Tuesday, January 12, 2010


Today I was in a meeting with a beautiful pregnant woman - tall, very pregnant, very happy, full of hope and love and life. When I was pregnant, a friend of mine told me that there is something very special about an expectant mother. He was definitely right. There you stand on the cusp of such a life-changing event, focusing inward even as everyone around you focuses on the outward signs of your experience. Standing on the other side of the river, it's easy to look back and remember those waning days of my pregnancy with fondness. Being pregnant is no easy thing, and neither is being a mother. Once you're on the other side, the innocent joy of pregnancy becomes a distant memory - a time you sometimes wish you could return to.

My very good friend and fellow hip Mama, Kim, has just started a blog called The Fickle Perennial. Her latest post is a wonderful essay about the transformative power of motherhood, in all its bittersweet glory. Her words got me thinking about my own journey, about how much I've changed from those final days of my pregnancy to now. I found myself happy, overall, with where I am as a mother. I'm imperfect, in every way - I work too much, I have too many irons in the fire all the time, the house is a mess, I raise my voice when I shouldn't, I let Dora watch TV. But one thing I do well is love - I really do - and that's something I've honed over the past two years. I know that Dora will always know she is loved, so very much, by both her father and I, even when we're angry with her for being up past her bedtime - again.

During today's meeting, I got a phone call, and although I didn't recognize the number I had this sense that I should step out of the meeting to retrieve my voice mail, something I rarely do. It was daycare, calling to let us know that Dora had a fever and needed to go home. This is the first time they've ever called us, and although all was very calm, I felt a real need to get home, to get to my sweet girl and give her my love and comfort.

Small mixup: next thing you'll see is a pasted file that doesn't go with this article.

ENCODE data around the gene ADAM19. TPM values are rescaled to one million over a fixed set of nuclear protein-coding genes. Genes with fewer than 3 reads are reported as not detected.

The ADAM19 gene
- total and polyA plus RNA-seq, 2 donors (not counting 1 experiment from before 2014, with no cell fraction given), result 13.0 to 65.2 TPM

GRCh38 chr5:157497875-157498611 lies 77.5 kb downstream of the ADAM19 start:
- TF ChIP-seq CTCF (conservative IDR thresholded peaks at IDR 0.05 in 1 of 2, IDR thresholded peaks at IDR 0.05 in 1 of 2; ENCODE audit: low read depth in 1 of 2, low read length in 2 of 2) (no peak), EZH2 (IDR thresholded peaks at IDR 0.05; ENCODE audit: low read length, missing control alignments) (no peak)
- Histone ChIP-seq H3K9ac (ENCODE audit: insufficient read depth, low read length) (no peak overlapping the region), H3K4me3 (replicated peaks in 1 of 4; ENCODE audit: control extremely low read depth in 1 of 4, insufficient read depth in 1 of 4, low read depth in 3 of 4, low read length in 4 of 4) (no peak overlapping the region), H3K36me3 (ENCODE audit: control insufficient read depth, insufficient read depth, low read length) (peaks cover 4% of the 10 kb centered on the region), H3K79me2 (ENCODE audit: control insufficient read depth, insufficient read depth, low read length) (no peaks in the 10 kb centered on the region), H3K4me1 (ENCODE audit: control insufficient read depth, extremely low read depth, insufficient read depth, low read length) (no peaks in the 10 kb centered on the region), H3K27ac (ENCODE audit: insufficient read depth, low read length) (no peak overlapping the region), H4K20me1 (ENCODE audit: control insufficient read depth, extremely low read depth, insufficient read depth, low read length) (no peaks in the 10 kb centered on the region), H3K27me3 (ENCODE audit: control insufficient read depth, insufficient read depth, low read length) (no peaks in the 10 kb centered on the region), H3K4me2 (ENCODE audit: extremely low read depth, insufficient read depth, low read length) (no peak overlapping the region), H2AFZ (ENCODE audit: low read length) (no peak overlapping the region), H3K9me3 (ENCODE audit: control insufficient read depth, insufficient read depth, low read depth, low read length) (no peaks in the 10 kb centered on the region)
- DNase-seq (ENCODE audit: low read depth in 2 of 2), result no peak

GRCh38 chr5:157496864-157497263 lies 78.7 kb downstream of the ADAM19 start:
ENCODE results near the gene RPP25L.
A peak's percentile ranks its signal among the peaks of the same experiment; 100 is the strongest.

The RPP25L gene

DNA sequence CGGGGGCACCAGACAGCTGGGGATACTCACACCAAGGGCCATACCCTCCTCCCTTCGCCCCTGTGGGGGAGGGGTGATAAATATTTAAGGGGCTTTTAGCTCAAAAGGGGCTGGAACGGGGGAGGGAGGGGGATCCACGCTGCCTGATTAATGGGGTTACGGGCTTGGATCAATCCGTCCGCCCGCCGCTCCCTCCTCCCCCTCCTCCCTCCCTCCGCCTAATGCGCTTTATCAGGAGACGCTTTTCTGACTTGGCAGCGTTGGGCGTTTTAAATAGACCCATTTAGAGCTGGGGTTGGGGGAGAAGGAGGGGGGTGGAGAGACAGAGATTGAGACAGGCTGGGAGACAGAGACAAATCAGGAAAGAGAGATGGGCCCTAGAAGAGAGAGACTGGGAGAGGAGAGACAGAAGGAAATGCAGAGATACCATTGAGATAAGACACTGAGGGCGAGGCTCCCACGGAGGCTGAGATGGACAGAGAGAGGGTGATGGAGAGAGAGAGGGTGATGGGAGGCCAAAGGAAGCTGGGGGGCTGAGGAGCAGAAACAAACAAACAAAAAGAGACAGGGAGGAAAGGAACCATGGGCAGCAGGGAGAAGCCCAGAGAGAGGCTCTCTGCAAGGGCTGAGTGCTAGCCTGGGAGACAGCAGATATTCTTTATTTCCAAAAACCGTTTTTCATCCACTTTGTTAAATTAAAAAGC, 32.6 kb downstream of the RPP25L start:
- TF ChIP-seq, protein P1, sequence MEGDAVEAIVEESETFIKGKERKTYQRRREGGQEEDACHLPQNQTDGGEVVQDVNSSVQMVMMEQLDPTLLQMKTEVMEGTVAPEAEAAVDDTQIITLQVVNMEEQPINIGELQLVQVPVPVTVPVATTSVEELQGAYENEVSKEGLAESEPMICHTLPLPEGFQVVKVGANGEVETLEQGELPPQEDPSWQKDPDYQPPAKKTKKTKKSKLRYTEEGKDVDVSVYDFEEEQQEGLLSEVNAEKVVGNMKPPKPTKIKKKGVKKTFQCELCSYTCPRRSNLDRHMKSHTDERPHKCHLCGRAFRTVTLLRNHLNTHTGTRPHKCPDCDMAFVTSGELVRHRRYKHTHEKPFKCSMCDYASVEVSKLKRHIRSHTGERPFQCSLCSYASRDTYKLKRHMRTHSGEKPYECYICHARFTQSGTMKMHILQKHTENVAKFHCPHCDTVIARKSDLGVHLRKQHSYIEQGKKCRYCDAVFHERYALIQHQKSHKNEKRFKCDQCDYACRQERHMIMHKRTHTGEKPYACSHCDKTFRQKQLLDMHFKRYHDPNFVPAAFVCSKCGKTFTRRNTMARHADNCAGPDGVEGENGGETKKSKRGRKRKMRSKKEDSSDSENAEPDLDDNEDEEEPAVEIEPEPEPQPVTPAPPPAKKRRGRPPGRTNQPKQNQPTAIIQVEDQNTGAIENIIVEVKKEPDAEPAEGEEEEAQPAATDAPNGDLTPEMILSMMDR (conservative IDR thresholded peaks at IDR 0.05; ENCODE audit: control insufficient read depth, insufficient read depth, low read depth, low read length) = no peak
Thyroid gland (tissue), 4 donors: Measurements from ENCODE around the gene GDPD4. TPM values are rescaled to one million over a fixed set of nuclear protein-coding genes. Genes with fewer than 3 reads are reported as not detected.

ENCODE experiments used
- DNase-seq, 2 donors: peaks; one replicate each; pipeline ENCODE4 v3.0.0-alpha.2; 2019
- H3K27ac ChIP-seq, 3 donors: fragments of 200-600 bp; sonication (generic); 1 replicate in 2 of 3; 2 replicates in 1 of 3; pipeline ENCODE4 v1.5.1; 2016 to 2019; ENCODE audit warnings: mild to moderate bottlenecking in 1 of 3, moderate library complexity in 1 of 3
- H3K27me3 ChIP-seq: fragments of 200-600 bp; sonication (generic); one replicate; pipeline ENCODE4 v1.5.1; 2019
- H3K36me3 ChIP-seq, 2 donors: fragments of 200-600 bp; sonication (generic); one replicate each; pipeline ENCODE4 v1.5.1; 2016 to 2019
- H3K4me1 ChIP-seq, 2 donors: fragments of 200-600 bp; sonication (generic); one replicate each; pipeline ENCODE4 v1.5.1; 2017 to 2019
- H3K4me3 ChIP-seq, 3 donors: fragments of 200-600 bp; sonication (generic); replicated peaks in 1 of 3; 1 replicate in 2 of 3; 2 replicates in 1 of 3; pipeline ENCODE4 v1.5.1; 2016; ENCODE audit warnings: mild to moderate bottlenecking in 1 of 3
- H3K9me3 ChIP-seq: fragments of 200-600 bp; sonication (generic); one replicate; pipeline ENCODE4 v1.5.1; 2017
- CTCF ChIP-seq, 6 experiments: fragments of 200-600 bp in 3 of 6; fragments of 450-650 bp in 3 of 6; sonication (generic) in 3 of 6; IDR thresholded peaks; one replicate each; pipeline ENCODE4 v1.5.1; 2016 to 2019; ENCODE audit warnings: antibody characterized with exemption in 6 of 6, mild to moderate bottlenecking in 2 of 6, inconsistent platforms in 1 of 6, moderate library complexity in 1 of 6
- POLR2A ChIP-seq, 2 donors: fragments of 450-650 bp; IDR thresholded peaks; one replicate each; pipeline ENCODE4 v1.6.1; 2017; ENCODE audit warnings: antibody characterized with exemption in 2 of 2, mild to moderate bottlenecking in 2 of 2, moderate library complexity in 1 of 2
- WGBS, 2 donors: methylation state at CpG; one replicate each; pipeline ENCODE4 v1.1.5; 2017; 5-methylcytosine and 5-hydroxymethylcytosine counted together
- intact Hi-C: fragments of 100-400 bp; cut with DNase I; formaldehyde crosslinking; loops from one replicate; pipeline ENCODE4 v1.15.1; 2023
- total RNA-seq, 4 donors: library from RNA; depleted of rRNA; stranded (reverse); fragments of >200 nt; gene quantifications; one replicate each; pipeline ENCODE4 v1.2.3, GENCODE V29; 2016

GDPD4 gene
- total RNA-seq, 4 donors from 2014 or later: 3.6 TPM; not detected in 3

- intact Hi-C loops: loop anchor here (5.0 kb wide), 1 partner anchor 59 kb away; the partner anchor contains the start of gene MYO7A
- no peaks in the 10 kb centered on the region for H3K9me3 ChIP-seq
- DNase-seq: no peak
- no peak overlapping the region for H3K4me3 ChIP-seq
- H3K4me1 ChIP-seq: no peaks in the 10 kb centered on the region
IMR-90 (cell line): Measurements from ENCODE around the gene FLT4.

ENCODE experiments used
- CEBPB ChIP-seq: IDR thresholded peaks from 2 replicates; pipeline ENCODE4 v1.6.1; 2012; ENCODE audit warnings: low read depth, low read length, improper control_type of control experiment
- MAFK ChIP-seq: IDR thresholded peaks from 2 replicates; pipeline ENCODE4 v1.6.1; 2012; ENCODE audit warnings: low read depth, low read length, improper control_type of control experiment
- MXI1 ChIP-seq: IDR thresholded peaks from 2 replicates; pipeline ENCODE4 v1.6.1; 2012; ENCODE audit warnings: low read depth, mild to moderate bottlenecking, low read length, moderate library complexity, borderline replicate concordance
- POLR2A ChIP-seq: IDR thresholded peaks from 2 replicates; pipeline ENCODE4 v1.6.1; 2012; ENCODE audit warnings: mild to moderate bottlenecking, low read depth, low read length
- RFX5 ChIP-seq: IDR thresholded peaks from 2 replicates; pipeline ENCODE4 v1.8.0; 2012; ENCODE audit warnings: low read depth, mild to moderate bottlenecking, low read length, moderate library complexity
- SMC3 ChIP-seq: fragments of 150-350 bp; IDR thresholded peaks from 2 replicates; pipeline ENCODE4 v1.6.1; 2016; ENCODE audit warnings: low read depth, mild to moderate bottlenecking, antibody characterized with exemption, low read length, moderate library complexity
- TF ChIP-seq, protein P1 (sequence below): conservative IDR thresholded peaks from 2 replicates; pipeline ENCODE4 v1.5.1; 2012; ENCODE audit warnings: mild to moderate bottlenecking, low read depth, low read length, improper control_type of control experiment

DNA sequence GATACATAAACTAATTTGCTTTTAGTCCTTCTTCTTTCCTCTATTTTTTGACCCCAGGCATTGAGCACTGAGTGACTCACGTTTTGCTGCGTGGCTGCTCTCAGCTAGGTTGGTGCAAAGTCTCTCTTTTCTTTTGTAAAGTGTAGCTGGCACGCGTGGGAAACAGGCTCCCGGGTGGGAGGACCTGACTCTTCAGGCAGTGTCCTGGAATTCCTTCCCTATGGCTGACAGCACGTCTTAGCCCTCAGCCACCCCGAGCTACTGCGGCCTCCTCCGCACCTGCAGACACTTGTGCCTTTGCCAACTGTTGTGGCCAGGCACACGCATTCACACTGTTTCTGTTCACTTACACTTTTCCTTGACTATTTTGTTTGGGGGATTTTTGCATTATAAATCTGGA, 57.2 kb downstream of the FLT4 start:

I had to stay and finish the meeting, while Brian picked Dora up. I left work as soon as my part of the meeting was over, driving home feeling actually quite happy, in spite of Dora being sick, cheered by the thought of having a chance, for once, to focus all of my energy on her. I work so much, have all these little side projects - there never seems to be time when I can just be there for Dora and not worry about anything else. She seemed really quite fine when I got home though - playing while Brian got ready to teach, building block towers and wearing her new tu-tu over her jeans. We had some cuddle time and she got right back to business.

In my musings on the motherhood journey today I was reminded that one of the greatest lessons of becoming a parent is learning that nothing is under our control. We can pull out the calendar and decide when and how we want things to happen, but rarely does it go that way. Learning the patience to accept our limited control over life, learning to trust that it will be alright even when things don't appear that way - that is what becoming a mother has begun to teach me. We aren't really in control of anything - this morning I had a meeting to attend and this afternoon I instead had a meeting to get out of so I could get home to a sick baby. I had to rush home to be the saving grace for said sick baby who, it turns out, was happily playing without me.

It's hard not to want to be in control when that which we find most precious is at stake - but all we can do is make the best choices we can, do the best we can, be imperfect, and hope for the best. In that way, pregnancy and parenting aren't all that different. I can stand on one side of the river as the mother of a two-year-old and look at myself during pregnancy and see that perhaps we have more in common than not. We're both full of love, both full of hope, both not in control and wishing we were. We're imperfect and human and doing our best. What more is there, really?

1 comment:

  1. Those pictures are so beautiful...they say as much as your lovely prose. Perspective is everything!